Selling a car on your own requires not just having the ability to advertise your sale, but also the ability to properly price a car. Unfortunately, doing so isn’t’ a skill that’s inherent to the average car owner. You’ll need to learn a little bit about how cars are priced and the local auto market to start this process, but you must also be aware that there’s not always a right answer. Instead of concentrating on a specific number, you need to understand what goes into setting a price.


Knowing the Basic Values


The first place to start with any kind of used car pricing will always be with the Blue Book. Every car, truck, and SUV on the road has a Kelley Blue Book Value, usually determined by the make and model of the vehicle as well as the condition in which the vehicle is found.


Unfortunately, used car value is not cut and dried. There are many factors to deal with, ranging from cosmetic damage to mileage. This is a good starting point, and most private buyers won’t want to deviate too much from the Blue Book value when they’re negotiating a price.


What the Market Bears


It’s also a good idea to look at what’s currently on the market when you’re trying to fairly value a used car. While the book value of your car might point in one direction, what people are currently paying for similar cars might lead you somewhere entirely different.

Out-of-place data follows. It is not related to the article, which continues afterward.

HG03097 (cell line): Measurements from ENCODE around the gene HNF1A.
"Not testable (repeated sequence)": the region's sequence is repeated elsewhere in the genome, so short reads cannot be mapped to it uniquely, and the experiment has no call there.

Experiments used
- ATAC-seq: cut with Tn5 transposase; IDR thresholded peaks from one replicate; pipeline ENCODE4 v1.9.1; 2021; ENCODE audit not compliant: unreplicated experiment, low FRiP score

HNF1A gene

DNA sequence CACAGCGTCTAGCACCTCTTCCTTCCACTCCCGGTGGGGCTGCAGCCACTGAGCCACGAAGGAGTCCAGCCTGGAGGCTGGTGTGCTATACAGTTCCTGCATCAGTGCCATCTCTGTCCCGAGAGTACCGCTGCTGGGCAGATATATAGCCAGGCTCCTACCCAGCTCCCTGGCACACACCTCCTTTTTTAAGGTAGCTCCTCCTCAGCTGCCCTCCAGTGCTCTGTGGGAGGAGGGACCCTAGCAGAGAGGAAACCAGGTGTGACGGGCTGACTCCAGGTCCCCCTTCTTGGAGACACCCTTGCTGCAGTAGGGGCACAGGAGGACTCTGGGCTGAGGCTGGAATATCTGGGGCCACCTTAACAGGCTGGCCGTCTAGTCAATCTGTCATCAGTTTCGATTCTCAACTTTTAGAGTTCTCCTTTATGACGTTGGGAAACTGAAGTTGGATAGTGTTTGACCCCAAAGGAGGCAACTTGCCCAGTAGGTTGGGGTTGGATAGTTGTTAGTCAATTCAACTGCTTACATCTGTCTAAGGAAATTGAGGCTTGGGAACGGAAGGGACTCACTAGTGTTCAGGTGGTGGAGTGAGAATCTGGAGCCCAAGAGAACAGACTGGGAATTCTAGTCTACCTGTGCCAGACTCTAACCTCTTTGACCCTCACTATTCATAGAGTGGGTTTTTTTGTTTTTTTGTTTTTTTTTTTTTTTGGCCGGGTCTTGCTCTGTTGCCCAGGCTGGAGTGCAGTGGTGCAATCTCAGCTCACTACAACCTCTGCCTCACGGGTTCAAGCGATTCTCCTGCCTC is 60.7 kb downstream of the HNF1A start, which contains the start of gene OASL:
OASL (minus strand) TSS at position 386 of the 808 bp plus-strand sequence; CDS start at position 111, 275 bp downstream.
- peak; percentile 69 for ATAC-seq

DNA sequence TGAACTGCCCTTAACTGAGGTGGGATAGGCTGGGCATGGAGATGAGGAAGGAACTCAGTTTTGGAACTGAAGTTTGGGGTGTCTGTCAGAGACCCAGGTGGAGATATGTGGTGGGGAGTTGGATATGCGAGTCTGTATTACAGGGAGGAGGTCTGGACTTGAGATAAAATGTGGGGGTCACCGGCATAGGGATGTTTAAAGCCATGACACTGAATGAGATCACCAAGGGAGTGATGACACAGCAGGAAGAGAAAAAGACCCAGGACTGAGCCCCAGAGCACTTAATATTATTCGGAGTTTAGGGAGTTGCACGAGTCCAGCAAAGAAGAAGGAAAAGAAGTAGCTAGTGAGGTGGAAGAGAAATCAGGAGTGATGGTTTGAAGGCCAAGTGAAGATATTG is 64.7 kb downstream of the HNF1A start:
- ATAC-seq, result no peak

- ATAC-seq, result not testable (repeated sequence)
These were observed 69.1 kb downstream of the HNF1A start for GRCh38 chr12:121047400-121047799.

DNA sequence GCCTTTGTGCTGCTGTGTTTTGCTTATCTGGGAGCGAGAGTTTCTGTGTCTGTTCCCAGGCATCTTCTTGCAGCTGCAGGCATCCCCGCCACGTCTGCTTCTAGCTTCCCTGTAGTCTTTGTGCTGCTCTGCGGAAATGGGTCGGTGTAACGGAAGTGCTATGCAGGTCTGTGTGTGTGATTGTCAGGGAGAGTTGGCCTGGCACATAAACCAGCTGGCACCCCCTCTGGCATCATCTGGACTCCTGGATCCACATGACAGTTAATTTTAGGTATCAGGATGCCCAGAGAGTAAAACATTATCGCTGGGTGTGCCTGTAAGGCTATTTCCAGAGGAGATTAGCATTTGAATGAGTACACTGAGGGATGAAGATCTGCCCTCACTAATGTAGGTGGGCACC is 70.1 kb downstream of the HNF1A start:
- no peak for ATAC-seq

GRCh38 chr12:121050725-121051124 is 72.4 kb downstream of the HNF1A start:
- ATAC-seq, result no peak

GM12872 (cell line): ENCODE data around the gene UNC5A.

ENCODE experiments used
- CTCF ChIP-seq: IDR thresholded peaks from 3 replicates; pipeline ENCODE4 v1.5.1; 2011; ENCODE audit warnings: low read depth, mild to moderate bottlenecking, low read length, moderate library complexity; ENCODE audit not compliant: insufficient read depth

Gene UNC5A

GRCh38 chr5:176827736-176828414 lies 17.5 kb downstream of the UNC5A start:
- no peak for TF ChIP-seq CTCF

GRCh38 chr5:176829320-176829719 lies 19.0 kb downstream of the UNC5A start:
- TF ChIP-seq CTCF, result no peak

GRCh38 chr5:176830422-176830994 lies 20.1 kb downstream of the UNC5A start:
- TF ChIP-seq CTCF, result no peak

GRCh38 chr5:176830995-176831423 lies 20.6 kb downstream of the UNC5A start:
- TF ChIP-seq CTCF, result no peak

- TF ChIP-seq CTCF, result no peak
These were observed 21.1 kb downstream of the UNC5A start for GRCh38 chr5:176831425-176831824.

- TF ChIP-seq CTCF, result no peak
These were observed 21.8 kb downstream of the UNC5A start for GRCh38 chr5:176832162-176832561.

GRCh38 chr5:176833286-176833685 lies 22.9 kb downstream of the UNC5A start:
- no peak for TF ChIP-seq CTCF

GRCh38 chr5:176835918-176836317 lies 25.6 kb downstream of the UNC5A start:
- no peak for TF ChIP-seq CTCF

If the average used car in your area is selling for ten thousand dollars, it’s going to be very difficult to find a customer if you’re asking twice that. You’ll need to figure out what the market will actually support. This can work in your favor or against it, but it’s something that you will absolutely have to keep in mind.


Timing and Availability


Figuring out what people will pay for a car also means figuring out your own motivations. Are you looking to sell your car for maximum value, or are you looking to sell it quickly? Pricing will require you to determine whether time or money is more important, and the answer to that question will lead you down two different paths.


When you want to sell quickly, what you’re really asking is what kind of price is simply too good to walk away from. You have to price lower in order to make a deal. If you’re looking for maximum profit, though, you’re really making an attempt to find the price that is going to be the most attractive to a motivated buyer. Finding a good middle ground between these two numbers is usually where the average seller wants to wind up.


What will people pay for a car? Sadly, you’re going to need quite a bit of information to answer that question. You’ll need to know how quickly you want the car to sell, what other cars are selling for, and what the inherent value of your car might be. Once you have all of that data, you can put together a rough estimate of what you can sell the car for – and once that’s done, you can begin deciding exactly how high you can price the vehicle without scaring off potential buyers.

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